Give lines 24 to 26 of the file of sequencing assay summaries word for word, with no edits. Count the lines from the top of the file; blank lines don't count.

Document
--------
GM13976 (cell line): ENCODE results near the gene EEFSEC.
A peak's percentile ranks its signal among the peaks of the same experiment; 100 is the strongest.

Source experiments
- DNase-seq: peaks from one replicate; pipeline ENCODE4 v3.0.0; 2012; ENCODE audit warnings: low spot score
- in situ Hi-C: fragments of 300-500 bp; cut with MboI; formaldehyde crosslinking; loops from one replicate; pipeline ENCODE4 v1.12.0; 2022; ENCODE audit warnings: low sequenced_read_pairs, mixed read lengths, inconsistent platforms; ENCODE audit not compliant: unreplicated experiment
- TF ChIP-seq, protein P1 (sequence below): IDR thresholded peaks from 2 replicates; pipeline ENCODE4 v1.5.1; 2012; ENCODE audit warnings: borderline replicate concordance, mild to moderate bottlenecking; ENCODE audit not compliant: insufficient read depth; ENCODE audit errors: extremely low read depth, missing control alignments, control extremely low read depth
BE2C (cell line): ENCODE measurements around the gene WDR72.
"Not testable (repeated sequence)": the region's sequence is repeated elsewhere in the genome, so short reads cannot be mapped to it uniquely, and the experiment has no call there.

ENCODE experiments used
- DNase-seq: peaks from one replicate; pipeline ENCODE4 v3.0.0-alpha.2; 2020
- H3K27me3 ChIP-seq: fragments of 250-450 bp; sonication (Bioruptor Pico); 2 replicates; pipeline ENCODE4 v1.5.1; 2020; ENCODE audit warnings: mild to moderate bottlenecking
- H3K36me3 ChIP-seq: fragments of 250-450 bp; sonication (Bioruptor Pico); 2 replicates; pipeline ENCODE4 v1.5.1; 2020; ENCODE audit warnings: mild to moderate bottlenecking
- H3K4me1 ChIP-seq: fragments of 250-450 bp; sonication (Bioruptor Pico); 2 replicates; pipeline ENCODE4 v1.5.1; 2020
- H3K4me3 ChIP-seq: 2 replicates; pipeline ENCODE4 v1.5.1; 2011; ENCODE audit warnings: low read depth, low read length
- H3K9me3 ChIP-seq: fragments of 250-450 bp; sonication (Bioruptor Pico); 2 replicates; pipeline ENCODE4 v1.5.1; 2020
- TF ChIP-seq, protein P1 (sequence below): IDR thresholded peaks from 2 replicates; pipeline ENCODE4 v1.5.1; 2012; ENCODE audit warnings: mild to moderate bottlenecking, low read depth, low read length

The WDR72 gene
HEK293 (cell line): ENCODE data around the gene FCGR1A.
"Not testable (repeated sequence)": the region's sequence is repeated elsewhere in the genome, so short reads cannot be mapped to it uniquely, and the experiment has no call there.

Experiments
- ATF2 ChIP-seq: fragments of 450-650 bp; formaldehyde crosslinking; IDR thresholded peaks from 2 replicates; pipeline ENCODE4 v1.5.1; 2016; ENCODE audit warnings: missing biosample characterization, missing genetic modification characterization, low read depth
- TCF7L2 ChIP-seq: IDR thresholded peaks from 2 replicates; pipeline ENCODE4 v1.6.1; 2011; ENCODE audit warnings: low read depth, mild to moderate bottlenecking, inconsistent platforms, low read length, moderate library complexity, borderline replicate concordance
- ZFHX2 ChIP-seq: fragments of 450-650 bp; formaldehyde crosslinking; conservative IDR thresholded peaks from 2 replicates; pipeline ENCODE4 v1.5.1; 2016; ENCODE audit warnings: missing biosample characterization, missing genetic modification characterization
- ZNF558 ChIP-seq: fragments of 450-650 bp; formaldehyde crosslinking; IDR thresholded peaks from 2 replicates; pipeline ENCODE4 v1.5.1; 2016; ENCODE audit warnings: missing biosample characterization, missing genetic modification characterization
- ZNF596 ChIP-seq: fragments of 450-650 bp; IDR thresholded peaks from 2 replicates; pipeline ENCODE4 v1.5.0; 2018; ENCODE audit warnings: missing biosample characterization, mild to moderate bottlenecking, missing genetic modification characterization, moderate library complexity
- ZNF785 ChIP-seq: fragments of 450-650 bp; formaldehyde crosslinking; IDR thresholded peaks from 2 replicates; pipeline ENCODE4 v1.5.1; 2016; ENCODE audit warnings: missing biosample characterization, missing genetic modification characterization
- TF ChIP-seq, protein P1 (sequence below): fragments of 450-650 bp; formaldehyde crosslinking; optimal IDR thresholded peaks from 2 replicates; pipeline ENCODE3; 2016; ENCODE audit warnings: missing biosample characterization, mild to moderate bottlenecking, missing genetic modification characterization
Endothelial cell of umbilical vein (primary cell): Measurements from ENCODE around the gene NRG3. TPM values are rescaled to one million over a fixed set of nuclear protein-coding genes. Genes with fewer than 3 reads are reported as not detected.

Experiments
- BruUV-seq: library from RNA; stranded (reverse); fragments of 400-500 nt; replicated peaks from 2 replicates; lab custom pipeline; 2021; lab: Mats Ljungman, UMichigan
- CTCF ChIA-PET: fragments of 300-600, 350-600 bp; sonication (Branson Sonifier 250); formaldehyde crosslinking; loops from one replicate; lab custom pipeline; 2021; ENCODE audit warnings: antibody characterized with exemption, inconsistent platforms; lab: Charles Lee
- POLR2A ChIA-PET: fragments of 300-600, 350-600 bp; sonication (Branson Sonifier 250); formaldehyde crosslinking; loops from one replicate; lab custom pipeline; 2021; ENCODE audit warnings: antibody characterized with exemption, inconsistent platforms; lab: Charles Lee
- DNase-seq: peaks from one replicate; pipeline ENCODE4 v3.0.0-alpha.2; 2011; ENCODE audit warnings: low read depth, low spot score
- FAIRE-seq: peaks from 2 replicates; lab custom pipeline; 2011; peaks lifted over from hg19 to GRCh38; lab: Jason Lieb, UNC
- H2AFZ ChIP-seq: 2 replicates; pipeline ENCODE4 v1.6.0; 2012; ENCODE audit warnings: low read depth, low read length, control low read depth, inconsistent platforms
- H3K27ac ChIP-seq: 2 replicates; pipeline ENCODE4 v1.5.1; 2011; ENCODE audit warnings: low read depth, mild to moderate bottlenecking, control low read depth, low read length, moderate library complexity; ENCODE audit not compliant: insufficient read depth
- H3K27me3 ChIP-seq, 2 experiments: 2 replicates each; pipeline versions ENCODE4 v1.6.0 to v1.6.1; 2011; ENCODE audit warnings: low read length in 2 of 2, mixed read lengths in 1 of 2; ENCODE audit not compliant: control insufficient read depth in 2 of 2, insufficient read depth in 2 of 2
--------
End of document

- ZNF558 ChIP-seq: fragments of 450-650 bp; formaldehyde crosslinking; IDR thresholded peaks from 2 replicates; pipeline ENCODE4 v1.5.1; 2016; ENCODE audit warnings: missing biosample characterization, missing genetic modification characterization
- ZNF596 ChIP-seq: fragments of 450-650 bp; IDR thresholded peaks from 2 replicates; pipeline ENCODE4 v1.5.0; 2018; ENCODE audit warnings: missing biosample characterization, mild to moderate bottlenecking, missing genetic modification characterization, moderate library complexity
- ZNF785 ChIP-seq: fragments of 450-650 bp; formaldehyde crosslinking; IDR thresholded peaks from 2 replicates; pipeline ENCODE4 v1.5.1; 2016; ENCODE audit warnings: missing biosample characterization, missing genetic modification characterization